1980 It was on this date that Benoit B Mandelbrot first saw an image of the set that would eventually bear his name. On 1 March 1980, at IBM's Thomas J. Watson Research Center in Yorktown Heights, New York, Benoit Mandelbrot first saw a visualization of the set. This fractal was first defined and drawn in 1978 by Robert W. Brooks and Peter Matelski as part of a study of Kleinian groups. Mandelbrot studied the parameter space of complex quadratic polynomials in an article that appeared in 1980. The mathematical study of the Mandelbrot set really began with work by the mathematicians Adrien Douady and John H. Hubbard, who established many of its fundamental properties and named the set in honor of Mandelbrot.

1984 The Vatican newspaper, L’Observatore Romano, stated, “The so-called heresy of Galileo does not seem to have any foundation, neither theologically nor under canon law.” In 1822 the church lifted the ban on the works of Galileo and by 1979 Pope John Paul II selected a commission to investigate. On March 1, 1984, the result appeared in the Vatican Newspaper. But it still took until Oct 31, 1992, before Pope John Paul II declared that the church may have been mistaken in condemning Galileo. *Wik

1597 Jan-Karel della Faille or Jean Charles de La Faille (1 March 1597 in Antwerp, Belgium - 4 Nov 1652 in Barcelona, Spain) was a Flemish Jesuit who was the first to determine the center of gravity of the sector of a circle. He proved that the centers of gravity of a sector of a circle, of a regular figure inscribed in it, of a segment of a circle, or of an ellipse lie on the diameter of the figure. These theorems are founded on a postulate from Luca Valerio's De centro gravitatis solidorum (1604). ... La Faille ended his work with four corollaries which revealed his ultimate goal: an examination of the quadrature of the circle. *SAU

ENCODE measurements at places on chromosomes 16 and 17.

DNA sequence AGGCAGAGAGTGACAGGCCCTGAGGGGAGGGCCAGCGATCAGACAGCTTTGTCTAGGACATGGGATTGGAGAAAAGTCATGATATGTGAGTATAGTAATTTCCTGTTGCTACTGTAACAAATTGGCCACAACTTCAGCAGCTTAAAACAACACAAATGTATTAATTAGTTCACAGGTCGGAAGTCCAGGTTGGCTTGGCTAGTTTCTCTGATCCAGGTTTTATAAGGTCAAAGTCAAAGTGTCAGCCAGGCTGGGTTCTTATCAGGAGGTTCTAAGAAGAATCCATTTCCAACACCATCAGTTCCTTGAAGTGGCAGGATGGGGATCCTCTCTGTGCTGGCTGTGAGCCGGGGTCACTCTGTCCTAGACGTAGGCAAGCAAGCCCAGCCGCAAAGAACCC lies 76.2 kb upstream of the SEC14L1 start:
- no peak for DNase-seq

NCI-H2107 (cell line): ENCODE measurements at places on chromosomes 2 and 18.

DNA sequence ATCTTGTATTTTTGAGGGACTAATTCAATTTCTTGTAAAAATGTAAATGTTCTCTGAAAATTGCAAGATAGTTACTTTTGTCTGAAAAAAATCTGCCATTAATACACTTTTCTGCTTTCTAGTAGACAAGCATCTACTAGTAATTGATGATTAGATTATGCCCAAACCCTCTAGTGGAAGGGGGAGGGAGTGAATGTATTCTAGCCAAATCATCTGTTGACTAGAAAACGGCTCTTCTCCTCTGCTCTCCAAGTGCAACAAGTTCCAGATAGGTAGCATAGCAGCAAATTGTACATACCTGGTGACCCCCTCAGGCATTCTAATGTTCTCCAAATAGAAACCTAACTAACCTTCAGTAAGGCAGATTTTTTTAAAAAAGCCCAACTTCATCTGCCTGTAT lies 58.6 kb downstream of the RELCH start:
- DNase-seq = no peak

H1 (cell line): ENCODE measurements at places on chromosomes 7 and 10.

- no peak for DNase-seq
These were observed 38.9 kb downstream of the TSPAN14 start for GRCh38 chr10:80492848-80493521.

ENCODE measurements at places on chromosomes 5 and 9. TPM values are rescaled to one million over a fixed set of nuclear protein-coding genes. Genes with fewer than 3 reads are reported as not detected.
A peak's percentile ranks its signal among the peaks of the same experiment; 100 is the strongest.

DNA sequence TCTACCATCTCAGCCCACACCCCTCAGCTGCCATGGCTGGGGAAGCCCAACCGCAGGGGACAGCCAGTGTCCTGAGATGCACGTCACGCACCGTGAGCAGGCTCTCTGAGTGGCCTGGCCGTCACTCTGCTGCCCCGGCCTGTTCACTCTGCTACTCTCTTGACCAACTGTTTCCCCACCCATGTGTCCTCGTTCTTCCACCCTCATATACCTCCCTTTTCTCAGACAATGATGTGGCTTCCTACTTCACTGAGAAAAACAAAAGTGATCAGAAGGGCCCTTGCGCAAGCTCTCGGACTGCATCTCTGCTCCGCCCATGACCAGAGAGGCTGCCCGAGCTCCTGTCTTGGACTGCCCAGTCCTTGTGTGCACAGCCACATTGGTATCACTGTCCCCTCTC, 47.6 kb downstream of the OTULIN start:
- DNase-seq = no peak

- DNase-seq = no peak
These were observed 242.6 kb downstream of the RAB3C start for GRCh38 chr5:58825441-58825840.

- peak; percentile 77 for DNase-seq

1611 John Pell (1 March 1611 in Southwick, Sussex, England - 12 Dec 1685 in Westminster, London, England) Malcolm wrote, "The mathematician John Pell is a significant figure in the intellectual history of 17th century England - significant, however, more because of his activities, contacts and correspondence than because of his published work. His few publications are, nevertheless, valuable sources of information about his intellectual biography.
Pell worked on algebra and number theory. He gave a table of factors of all integers up to 100000 in 1668.
 Pell's equation \( y^2 = ax^2 + 1 \), where a is a non-square integer, was first studied by Brahmagupta and Bhaskara II. Its complete theory was worked out by Lagrange, not Pell. It is often said that Euler mistakenly attributed Brouncker's work on this equation to Pell. However the equation appears in a book by Rahn which was certainly written with Pell's help: some say entirely written by Pell. Perhaps Euler knew what he was doing in naming the equation. *SAU He introduced the division sign (obelus, ÷) into England. The obelus was first used by Johann Rahn (1622-1676) in 1659 in Teutsche Algebra. Rahn's book was interpreted into English and published, with additions made by John Pell. According to some sources, John Pell was a key influence on Rahn and he may be responsible for the development of the symbol. The word obelus comes from a Greek word meaning a "roasting spit." The symbol wasn't new. It had been used to mark passages in writings that were considered dubious, corrupt or spurious.*TIS